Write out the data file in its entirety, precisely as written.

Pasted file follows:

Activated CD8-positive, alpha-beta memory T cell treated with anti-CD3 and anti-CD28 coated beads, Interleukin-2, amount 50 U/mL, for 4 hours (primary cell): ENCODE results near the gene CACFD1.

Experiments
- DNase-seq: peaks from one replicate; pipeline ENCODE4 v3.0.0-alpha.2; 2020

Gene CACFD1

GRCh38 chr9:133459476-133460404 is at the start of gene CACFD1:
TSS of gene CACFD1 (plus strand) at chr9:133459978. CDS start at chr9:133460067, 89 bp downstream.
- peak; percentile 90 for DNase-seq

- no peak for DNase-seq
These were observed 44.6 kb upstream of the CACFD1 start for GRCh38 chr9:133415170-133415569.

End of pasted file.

Activated CD8-positive, alpha-beta memory T cell treated with anti-CD3 and anti-CD28 coated beads, Interleukin-2, amount 50 U/mL, for 4 hours (primary cell): ENCODE results near the gene CACFD1.

Experiments
- DNase-seq: peaks from one replicate; pipeline ENCODE4 v3.0.0-alpha.2; 2020

Gene CACFD1

GRCh38 chr9:133459476-133460404 is at the start of gene CACFD1:
TSS of gene CACFD1 (plus strand) at chr9:133459978. CDS start at chr9:133460067, 89 bp downstream.
- peak; percentile 90 for DNase-seq

- no peak for DNase-seq
These were observed 44.6 kb upstream of the CACFD1 start for GRCh38 chr9:133415170-133415569.